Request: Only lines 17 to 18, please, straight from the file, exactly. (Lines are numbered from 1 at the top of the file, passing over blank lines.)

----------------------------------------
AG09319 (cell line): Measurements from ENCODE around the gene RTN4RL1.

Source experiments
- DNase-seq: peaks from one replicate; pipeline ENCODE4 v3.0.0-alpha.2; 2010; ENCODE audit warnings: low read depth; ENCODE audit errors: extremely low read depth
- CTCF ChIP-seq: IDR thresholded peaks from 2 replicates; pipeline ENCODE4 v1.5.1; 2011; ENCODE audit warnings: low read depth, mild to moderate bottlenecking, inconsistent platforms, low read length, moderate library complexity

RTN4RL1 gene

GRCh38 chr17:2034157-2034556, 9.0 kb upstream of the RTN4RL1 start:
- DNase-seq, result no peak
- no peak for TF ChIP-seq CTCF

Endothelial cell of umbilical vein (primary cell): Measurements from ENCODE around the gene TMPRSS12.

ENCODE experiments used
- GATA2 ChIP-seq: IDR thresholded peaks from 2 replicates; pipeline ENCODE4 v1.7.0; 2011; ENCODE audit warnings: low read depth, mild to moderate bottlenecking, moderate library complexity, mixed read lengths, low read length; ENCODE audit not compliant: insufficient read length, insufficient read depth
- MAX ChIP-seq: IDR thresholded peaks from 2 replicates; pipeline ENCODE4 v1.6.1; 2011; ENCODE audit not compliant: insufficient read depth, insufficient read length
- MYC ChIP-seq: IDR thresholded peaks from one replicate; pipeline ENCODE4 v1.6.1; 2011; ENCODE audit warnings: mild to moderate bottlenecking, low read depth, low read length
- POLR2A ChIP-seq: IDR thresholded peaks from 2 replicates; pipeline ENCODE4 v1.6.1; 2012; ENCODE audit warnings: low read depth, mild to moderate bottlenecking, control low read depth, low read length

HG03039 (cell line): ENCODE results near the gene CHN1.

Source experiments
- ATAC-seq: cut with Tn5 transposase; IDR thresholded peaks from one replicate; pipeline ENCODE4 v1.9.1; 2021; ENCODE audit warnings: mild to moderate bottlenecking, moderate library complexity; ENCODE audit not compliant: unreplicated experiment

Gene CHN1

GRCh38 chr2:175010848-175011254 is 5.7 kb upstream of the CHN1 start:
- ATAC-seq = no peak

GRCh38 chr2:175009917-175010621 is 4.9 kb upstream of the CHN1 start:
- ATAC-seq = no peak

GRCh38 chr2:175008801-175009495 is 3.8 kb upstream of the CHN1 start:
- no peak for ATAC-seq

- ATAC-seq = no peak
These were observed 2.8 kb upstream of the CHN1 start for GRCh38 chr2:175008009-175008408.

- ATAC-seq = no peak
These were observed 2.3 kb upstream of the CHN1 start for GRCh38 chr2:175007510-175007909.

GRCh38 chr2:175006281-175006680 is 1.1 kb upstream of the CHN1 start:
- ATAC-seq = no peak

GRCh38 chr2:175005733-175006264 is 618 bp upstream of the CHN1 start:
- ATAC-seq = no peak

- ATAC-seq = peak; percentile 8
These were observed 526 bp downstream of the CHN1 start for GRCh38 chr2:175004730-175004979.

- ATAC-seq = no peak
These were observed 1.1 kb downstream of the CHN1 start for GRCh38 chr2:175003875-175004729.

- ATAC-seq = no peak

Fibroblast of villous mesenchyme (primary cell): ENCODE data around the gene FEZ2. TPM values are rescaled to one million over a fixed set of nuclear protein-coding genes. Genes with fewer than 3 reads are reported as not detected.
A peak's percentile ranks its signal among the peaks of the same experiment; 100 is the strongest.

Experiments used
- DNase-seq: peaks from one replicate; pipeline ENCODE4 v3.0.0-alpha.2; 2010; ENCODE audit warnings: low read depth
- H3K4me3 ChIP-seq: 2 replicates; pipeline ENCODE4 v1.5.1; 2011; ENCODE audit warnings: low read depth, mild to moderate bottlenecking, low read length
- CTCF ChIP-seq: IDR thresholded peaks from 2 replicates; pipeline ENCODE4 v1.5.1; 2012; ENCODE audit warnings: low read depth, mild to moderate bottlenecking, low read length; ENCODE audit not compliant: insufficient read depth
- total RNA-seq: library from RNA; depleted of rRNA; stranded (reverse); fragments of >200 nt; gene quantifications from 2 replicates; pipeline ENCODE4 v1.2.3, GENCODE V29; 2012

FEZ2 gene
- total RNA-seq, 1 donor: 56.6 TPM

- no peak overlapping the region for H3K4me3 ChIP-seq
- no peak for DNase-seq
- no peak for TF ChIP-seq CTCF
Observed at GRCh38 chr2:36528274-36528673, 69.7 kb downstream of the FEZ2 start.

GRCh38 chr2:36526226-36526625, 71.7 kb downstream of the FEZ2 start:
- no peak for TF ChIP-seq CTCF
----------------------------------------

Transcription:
- ATAC-seq: cut with Tn5 transposase; IDR thresholded peaks from one replicate; pipeline ENCODE4 v1.9.1; 2021; ENCODE audit warnings: mild to moderate bottlenecking, moderate library complexity; ENCODE audit not compliant: unreplicated experiment

Gene CHN1